I thought I made it quite clear that I was referring to recreational vessels. The vessels you mention, historically, were as I described them in my post: "domestic/commercial/foreign vessels." Not too many yachties in Boston Harbor in the 18th century. In regards to the term "slippery slope," it doesn't mean that something bad just got started but rather that a seemingly insignificant/significant series of events can lead to something larger--usually worse. The "Description" section in the following definition should explain it in greater detail. en.wikipedia.org/wiki/Slippery_slope I hope this is clearer for you. Good luck and good sailing.
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Old 17-10-2015, 14:23   #68
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Re: U.S. Coast Guard boarding experience (not typical i dont think)

Snore. I am not aware of any training manual that says that the boat Coxswain is to aim for boats chain plates midship. My training in that area, I was to approach another boat with caution (with just enough speed to maintain steerage way) so as not to damage the boat that needed to be boarded (that also applied to my boat).


As for reasons for boarding another boat at sea, many are very old and date back to the days of the Revenue Cutter Service, around 1790, and since then the Government keeps changing or giving the USCG new jobs and responsibilities. to the point they are hard to keep up with. Like myself in 25 years I served with the Treasury Dept., the Dept. of Transportation, and the Homeland Security, and supported the FBI and DEA.


Anyhow back to boarding of vessels mainly comes under the rules applying to SAFETY at SEA, which were established after several ships were sunk with great loss of life back around the early days of steam powered vessels. Because of this the USCG and the CG belonging to many other countries may stop and board your boat, to determine its safety first and look for contraband second.


Hope this helps you understand the CG's responsibilities,
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Old 17-10-2015, 14:31   #69
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Re: U.S. Coast Guard boarding experience (not typical i dont think)

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So, have you read the link I provided earlier in #62? It answers your questions, over & over again.

Thanks for the link, Stu. However, it doesn't change my opinion in regard to these type of searches of recreational boaters. It is, I believe, absurdity and Fascism in its purest form and one more step (slippery slope) to an erosion of our rights as Americans. We also experienced this(as you mentioned) in the idiocy of the Patriot Act--an unconstitutional safety net for a nation of Sheep.
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Old 17-10-2015, 14:43   #70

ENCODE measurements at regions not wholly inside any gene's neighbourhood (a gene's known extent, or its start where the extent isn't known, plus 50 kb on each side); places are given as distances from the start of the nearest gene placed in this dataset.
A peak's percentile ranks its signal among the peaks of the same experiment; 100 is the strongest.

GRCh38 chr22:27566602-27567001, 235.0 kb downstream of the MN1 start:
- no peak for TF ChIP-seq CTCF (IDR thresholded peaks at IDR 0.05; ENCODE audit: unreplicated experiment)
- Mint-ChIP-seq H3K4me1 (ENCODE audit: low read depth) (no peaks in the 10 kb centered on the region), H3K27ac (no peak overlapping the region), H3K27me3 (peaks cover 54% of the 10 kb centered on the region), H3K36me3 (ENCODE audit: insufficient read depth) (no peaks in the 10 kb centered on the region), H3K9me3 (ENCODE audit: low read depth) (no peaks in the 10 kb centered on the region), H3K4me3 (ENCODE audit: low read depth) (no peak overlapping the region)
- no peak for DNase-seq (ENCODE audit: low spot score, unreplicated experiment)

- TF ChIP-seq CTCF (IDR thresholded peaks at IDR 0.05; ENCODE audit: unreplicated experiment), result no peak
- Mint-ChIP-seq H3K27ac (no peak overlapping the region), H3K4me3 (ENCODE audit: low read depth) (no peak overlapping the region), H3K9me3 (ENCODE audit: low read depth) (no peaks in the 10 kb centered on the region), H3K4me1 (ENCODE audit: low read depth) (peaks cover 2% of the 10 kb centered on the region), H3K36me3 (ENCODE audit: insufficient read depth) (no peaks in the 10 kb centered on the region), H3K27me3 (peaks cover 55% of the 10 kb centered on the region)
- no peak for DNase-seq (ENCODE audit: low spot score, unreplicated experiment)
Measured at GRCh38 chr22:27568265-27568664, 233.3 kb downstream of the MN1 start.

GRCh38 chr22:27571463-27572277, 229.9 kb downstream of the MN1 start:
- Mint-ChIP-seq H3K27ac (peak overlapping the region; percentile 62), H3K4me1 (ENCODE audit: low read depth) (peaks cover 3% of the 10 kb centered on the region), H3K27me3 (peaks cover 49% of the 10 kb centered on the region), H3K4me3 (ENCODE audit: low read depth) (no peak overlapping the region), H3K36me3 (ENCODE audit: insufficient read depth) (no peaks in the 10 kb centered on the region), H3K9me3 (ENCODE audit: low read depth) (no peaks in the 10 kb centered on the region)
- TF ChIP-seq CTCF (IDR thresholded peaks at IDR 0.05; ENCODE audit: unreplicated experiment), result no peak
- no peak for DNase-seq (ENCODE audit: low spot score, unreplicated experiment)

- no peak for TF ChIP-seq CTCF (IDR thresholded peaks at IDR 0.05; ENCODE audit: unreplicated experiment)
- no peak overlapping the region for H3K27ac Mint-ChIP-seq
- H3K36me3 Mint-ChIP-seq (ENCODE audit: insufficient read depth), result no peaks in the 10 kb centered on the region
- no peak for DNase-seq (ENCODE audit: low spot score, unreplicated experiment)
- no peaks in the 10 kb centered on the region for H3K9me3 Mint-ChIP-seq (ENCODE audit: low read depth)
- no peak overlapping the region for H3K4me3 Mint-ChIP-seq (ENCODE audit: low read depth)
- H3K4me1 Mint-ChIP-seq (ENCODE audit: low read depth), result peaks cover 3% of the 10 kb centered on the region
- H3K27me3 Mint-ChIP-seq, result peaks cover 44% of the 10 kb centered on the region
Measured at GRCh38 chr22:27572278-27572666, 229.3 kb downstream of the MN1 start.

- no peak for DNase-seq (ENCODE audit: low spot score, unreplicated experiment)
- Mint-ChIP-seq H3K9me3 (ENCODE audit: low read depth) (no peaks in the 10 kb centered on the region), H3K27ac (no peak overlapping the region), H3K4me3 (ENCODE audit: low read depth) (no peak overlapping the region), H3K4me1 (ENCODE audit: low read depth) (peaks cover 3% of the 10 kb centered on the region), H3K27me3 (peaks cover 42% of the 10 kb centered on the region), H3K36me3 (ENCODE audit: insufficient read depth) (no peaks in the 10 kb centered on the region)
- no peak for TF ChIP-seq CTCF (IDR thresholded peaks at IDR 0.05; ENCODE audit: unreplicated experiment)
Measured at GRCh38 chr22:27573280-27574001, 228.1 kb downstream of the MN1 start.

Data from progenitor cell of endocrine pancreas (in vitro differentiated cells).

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Re: U.S. Coast Guard boarding experience (not typical i dont think)

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I think a major difference is in Canada the Coast Guard doesn't have any regulatory authority over shipping. Its all handled by Transport Canada, who's inspectors have considerable authority to enter or "board" a ship for inspection purposes. However, TC doesn't have the broad criminal enforcement authority as the USCG. So the US has a funny arrangement where they have a regulatory authority which is also a law enforcement agency.

Ah, that makes sense. Thanks FV.

I've been approached on the water exactly twice while sailing Canadian waters of Lake Superior. The first time was local law enforcement out of Thunder Bay (OPP perhaps?) and the second was by a joint Border Service/RCMP patrol.

The first case their "probable cause" was the fact that I wasn't wearing a lifejacket. They didn't board us, just informed me an inflatable was not a lifejacket unless worn. Luckily I had standard jackets as well, so they waved goodbye and we were off.

The second case happened in a pretty remote part of the Lake. I think they were cracking down on Americans who come across without clearing in. In any case, as soon as they saw our flag and license numbers they got all smiley. The RCMP officer then started to chat us up. Turns out he was a fellow sailor and was interested in our Aries windvane. Just rode beside us for a while asking questions about the vane, then said goodbye.

A very Canadian experience indeed ;-)


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Old 17-10-2015, 15:00   #71
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Re: U.S. Coast Guard boarding experience (not typical i dont think)

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AT least this time the OP did not try his 'repelling pirates techniques' as portayed in a previous thread recently where when approached by suspect fishermen had his crew standing by with an M1 in hand and racked to scare them off. Now that would have made for a nice little money making U tube video with the USCG being cast in the role of the aggressors.